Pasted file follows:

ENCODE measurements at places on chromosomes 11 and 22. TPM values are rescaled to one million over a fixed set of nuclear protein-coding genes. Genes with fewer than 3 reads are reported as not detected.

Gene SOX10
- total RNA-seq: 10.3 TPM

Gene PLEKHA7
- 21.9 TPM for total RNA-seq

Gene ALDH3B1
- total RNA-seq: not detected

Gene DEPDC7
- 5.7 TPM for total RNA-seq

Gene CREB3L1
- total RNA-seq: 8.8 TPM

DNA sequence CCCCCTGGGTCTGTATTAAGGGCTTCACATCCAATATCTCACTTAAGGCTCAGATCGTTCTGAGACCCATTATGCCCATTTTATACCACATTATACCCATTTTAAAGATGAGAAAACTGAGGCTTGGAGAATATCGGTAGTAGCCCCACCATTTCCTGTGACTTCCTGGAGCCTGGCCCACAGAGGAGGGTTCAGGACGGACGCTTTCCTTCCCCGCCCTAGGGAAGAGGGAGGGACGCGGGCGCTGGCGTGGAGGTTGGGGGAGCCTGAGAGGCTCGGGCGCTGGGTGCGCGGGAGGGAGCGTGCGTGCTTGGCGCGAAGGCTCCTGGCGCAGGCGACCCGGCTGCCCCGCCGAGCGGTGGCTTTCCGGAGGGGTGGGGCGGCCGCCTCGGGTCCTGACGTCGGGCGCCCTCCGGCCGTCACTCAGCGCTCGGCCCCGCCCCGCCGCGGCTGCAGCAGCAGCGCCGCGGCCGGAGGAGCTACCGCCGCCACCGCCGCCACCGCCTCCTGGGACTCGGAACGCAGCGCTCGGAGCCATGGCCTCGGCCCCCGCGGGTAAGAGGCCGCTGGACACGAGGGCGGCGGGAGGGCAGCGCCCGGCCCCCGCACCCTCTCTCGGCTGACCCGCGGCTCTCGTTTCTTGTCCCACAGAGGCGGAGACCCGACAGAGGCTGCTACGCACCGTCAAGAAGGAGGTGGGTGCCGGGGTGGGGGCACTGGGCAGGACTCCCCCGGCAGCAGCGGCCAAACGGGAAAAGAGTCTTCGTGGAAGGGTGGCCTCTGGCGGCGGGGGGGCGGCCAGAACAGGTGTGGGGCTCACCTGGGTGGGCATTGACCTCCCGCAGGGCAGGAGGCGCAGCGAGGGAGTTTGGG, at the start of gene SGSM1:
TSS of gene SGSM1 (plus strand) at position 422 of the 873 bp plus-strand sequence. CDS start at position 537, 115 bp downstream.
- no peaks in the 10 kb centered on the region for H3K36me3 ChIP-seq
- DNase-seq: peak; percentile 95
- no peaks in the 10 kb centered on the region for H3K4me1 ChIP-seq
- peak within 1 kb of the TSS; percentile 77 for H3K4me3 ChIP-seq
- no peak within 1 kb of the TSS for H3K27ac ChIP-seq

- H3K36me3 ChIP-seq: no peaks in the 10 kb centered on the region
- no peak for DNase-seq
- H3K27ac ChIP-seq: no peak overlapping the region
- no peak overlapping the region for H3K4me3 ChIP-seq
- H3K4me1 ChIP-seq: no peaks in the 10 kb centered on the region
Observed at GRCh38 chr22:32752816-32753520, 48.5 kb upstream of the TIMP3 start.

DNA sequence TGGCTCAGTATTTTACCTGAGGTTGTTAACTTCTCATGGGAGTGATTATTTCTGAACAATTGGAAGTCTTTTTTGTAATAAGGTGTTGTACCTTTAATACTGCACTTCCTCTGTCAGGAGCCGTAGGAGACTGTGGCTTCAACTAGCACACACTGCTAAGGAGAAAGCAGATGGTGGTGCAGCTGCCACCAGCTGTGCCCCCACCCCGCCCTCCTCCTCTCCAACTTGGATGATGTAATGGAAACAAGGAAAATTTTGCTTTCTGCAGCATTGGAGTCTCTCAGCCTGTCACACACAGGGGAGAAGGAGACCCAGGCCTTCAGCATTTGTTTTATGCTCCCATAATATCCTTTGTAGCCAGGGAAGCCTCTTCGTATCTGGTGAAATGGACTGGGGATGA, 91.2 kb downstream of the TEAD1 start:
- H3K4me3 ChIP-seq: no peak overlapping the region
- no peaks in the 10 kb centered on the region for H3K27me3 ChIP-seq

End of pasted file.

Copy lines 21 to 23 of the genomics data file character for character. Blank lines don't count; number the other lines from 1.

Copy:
- H3K27ac ChIP-seq: no peak overlapping the region
- no peak overlapping the region for H3K4me3 ChIP-seq
- H3K4me1 ChIP-seq: no peaks in the 10 kb centered on the region